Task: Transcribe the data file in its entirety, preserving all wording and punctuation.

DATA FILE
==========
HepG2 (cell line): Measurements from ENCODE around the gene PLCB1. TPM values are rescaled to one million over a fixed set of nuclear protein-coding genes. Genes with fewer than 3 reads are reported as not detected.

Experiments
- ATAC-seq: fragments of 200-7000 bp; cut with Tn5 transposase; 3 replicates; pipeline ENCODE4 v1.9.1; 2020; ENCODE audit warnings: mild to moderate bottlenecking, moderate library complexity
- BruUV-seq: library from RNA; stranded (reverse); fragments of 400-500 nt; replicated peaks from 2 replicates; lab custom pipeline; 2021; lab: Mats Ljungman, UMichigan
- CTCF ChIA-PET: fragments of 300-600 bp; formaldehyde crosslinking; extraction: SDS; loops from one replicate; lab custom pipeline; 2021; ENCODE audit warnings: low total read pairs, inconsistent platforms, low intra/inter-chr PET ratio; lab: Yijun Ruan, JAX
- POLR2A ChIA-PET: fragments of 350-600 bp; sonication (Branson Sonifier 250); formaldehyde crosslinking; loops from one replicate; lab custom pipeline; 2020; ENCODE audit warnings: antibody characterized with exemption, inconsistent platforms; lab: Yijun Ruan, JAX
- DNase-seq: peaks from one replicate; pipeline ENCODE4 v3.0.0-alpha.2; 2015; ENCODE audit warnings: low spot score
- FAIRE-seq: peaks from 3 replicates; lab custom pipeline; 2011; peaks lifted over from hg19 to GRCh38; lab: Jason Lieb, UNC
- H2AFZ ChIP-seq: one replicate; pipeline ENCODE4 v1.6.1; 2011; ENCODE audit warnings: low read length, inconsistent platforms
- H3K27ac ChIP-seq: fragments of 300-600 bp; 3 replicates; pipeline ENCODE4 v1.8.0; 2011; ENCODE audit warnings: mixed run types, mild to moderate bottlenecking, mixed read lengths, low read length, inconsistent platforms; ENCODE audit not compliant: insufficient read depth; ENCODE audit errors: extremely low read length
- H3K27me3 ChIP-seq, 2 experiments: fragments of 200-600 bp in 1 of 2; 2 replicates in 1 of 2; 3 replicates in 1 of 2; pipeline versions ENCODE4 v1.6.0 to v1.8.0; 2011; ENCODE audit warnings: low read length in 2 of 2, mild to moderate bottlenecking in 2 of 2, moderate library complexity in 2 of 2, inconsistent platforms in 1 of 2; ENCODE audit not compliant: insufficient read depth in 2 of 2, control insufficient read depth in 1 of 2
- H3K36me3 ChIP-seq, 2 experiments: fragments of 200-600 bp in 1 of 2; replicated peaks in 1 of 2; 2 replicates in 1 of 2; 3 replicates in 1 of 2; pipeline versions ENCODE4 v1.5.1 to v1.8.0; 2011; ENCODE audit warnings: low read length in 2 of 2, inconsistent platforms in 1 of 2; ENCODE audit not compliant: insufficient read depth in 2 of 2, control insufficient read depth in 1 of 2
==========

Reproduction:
HepG2 (cell line): Measurements from ENCODE around the gene PLCB1. TPM values are rescaled to one million over a fixed set of nuclear protein-coding genes. Genes with fewer than 3 reads are reported as not detected.

Experiments
- ATAC-seq: fragments of 200-7000 bp; cut with Tn5 transposase; 3 replicates; pipeline ENCODE4 v1.9.1; 2020; ENCODE audit warnings: mild to moderate bottlenecking, moderate library complexity
- BruUV-seq: library from RNA; stranded (reverse); fragments of 400-500 nt; replicated peaks from 2 replicates; lab custom pipeline; 2021; lab: Mats Ljungman, UMichigan
- CTCF ChIA-PET: fragments of 300-600 bp; formaldehyde crosslinking; extraction: SDS; loops from one replicate; lab custom pipeline; 2021; ENCODE audit warnings: low total read pairs, inconsistent platforms, low intra/inter-chr PET ratio; lab: Yijun Ruan, JAX
- POLR2A ChIA-PET: fragments of 350-600 bp; sonication (Branson Sonifier 250); formaldehyde crosslinking; loops from one replicate; lab custom pipeline; 2020; ENCODE audit warnings: antibody characterized with exemption, inconsistent platforms; lab: Yijun Ruan, JAX
- DNase-seq: peaks from one replicate; pipeline ENCODE4 v3.0.0-alpha.2; 2015; ENCODE audit warnings: low spot score
- FAIRE-seq: peaks from 3 replicates; lab custom pipeline; 2011; peaks lifted over from hg19 to GRCh38; lab: Jason Lieb, UNC
- H2AFZ ChIP-seq: one replicate; pipeline ENCODE4 v1.6.1; 2011; ENCODE audit warnings: low read length, inconsistent platforms
- H3K27ac ChIP-seq: fragments of 300-600 bp; 3 replicates; pipeline ENCODE4 v1.8.0; 2011; ENCODE audit warnings: mixed run types, mild to moderate bottlenecking, mixed read lengths, low read length, inconsistent platforms; ENCODE audit not compliant: insufficient read depth; ENCODE audit errors: extremely low read length
- H3K27me3 ChIP-seq, 2 experiments: fragments of 200-600 bp in 1 of 2; 2 replicates in 1 of 2; 3 replicates in 1 of 2; pipeline versions ENCODE4 v1.6.0 to v1.8.0; 2011; ENCODE audit warnings: low read length in 2 of 2, mild to moderate bottlenecking in 2 of 2, moderate library complexity in 2 of 2, inconsistent platforms in 1 of 2; ENCODE audit not compliant: insufficient read depth in 2 of 2, control insufficient read depth in 1 of 2
- H3K36me3 ChIP-seq, 2 experiments: fragments of 200-600 bp in 1 of 2; replicated peaks in 1 of 2; 2 replicates in 1 of 2; 3 replicates in 1 of 2; pipeline versions ENCODE4 v1.5.1 to v1.8.0; 2011; ENCODE audit warnings: low read length in 2 of 2, inconsistent platforms in 1 of 2; ENCODE audit not compliant: insufficient read depth in 2 of 2, control insufficient read depth in 1 of 2